bonds, by virtually any definition, are simply a loan. The U.S. government
borrows the funds it needs to operate, including financing the federal
deficit. Ultimately, taxpayers will have to pay back the loan.
When a bond is issued, the price you pay is known as its face value.
Once you buy it, the government promises to pay you back on a specific day
known as the maturity date. It issues that instrument at a predetermined
rate of interest, called the coupon. For instance, if you buy a bond with a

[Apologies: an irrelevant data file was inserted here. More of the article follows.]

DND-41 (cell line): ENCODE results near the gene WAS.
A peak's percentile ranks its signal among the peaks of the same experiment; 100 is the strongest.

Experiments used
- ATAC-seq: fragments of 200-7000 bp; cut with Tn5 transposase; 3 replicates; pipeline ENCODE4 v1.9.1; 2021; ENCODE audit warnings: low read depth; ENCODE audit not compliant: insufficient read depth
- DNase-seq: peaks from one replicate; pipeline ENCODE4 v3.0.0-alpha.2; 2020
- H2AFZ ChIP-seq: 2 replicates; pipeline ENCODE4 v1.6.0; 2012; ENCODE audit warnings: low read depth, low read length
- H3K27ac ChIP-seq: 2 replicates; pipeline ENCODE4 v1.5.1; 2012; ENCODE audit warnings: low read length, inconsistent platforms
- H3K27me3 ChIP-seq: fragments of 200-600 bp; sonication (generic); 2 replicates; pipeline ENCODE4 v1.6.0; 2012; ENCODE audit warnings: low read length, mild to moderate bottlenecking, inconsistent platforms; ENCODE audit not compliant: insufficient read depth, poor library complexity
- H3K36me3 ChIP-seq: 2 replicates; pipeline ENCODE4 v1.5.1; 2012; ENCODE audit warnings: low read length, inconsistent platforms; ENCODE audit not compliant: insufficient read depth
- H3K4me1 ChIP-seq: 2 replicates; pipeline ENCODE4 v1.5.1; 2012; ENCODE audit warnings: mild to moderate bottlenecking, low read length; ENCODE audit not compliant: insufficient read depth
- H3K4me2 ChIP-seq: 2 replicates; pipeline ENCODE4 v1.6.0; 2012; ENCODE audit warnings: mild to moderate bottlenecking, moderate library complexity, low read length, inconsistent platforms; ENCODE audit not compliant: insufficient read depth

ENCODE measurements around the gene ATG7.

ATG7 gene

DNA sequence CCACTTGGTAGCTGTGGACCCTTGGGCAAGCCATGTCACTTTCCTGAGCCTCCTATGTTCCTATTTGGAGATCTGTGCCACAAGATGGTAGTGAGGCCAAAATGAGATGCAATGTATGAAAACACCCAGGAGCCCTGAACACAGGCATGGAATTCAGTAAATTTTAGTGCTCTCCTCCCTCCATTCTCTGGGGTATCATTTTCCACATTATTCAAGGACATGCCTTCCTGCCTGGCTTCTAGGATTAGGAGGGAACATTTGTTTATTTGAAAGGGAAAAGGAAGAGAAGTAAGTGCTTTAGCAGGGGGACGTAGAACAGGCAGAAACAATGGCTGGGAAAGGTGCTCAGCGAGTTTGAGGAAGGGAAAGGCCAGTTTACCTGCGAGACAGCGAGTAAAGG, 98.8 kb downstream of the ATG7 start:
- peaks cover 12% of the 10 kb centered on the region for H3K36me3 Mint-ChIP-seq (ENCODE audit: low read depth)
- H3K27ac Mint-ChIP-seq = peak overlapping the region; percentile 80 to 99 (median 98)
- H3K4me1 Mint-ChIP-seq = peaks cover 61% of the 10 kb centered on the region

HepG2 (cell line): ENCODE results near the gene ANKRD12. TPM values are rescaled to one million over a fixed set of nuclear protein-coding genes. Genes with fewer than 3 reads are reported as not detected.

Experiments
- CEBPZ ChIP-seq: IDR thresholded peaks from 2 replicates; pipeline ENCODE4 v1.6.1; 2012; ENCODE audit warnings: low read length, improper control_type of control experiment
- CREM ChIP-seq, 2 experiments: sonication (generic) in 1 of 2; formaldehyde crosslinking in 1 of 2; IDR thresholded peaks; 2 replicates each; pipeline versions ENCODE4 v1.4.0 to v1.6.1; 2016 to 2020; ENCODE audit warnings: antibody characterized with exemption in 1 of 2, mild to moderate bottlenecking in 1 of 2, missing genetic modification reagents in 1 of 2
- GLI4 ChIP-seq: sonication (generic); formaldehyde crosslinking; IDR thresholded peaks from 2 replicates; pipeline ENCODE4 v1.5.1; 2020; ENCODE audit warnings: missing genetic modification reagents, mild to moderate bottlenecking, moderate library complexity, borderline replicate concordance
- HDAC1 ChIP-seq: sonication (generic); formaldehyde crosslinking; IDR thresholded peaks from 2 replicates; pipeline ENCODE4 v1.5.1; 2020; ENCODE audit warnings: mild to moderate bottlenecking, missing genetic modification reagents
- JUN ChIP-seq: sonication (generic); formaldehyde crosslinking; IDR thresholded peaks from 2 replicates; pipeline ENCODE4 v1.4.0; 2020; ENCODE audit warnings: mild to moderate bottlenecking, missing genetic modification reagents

$1,000 face value, a 6 percent coupon, and a 10-year maturity, you would
collect interest payments totaling $60 in each of those 10 years. When the
decade is up, you get back your $1,000.
If you buy a U.S. Treasury bond and hold it until maturity, you will know
exactly how much you’re going to get back. That’s why bonds are also known
as fixed-income investments—they guarantee you a continuous set income
backed by the U.S. government. What confuses most investors in bonds is
the concept of yield and price. Simply stated, when yield goes up, price goes
down, and vice versa.
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